Stephen Muscat analysis the call for proposals published by government in its bid to entice major low-cost airlines to include Malta in their itinerary
After two specialized reports prepared by Deloitte on behalf of MHRA and a second one by PriceWaterhouseCopers on behalf of Air Malta, the Government did not shirk its responsibilities and issued a call for proposals to entice low cost airlines to operate new routes to and from Malta.
Whether government’s aim will be achieved or not is still to be seen but the prospectus identifies the need of a scheduled air service to and from, Luton airport, any airport in Northern Ireland, or in the Republic of Ireland, Pisa and Mulhouse-Basel in Switzerland.
These routes are deemed to be either new or under-served. Anybody interested may bid for one route or several or even all the lots.
The Government document is clear on what is defined as a “new air route”. It cannot be somewhere which is already served and it must increase the network coverage and traffic base of our only airport, and must not have been served by the airline or any other European carrier in the previous year.
However, if the route in the last year was served on a seasonal basis and now the proposal is to bring this route to be covered all the year round, the additional service may be eligible for support. Moreover, if an airline intends to switch capacity from one airport to another within the same country, this will not qualify for support. The financing is also not available for a new entrant to open links that already exist and so compete with an existing operator. The message is clear. Government will only assist those airlines that are ready to contribute to the solution of the seasonality problem and attract additional tourists.
The scheme is subject to the European Commission’s approval, and shall include funds for start-up costs, specific route marketing but not to pay for operational and running costs. The grant shall be based on a per passenger basis embarking from origination direct to Malta, and the financing must be regressive on the number of passengers achieved.
In order to follow EU norms, the glide path funding will terminate at the 5th year and for one year the financing cannot exceed 50 per cent of the eligible costs. The route must continue to be serviced beyond the five year maximum financing period. European airlines with a valid license are eligible. Air carriers have to present documentation to support the business plan and provide a number of certificates issued and certified by recognised airline industry regulators relating to quality of service, experience, age of the fleet and insurance policies. There are the financial details to be given relating to financing per passenger.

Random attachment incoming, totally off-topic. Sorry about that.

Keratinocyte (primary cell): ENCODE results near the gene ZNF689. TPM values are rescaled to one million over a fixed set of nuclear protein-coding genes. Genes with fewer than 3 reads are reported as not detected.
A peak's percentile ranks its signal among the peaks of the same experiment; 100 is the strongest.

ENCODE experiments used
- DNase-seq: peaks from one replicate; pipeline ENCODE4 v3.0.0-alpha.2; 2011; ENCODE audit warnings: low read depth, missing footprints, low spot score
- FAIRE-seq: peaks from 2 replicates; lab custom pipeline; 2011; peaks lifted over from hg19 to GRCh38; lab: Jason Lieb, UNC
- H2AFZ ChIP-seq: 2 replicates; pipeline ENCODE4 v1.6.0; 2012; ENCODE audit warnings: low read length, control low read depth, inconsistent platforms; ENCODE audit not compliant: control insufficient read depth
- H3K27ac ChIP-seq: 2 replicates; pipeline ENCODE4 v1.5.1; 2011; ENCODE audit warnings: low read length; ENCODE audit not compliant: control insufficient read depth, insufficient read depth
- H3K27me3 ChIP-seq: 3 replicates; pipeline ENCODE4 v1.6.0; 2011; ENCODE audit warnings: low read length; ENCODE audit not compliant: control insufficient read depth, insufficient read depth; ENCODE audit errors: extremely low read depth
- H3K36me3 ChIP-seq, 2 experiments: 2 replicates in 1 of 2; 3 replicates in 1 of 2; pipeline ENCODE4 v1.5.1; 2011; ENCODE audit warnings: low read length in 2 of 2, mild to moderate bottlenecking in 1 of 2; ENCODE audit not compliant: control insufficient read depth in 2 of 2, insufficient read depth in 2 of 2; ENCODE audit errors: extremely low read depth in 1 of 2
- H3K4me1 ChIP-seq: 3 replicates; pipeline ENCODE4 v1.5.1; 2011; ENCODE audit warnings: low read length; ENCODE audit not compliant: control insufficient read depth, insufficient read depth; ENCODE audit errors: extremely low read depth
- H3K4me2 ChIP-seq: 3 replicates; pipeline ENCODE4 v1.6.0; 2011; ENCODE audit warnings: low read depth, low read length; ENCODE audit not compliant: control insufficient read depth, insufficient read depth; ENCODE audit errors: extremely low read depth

The Government wishes to have the routes effective for winter 2006/7 and preferably by November this year. This is a tight schedule compounded by the fact that the closing date of the submissions is at end August 2006. The proposal also specifies that a minimum of three flights per week are to be undertaken throughout the year on the Northern Ireland and Republic of Ireland routes whilst 5 flights a week throughout the year for Luton, Pisa, and Mulhouse-Basel.
Bidders for financial assistance must clearly specify their development plan including the marketing and business plan, their sales plans investment plans and other financial and economic information. The route must be sustainable beyond the assistance period and the government may request a bank guarantee other than the financial history of the bidder. It is obvious that the government will carry out its own due diligence and sensitivity analysis to confirm the projections of carriers asking for funding.
Issues of health and safety, local set up and the request for services at the airport are also on the agenda as these are part of the multiplier effect on our economy.
The selection criteria are clear with the highest marks given for technical value such as the sustainability of the plan to develop a route together with the amount of financing per passenger being requested.. A 20% mark is left for date of the route start-up. Before the start of operations the airline must present the slot allocations.
Overall it is evident that government is getting serious in offering assistance for selected routes to increase the number of tourists and tackle the seasonality of visitors. The targeted airports are already serviced by a number of low cost airlines such as Easyjet, Ryanair, Wizzair, ajet, monarch, Thomson Jet 2 com, Central Wings, Budget air and Aer Arann, as well as other airlines that fly to their homeland. It is now up to the low cost airlines together with local businessmen to take up the cue and take on board this new business deal.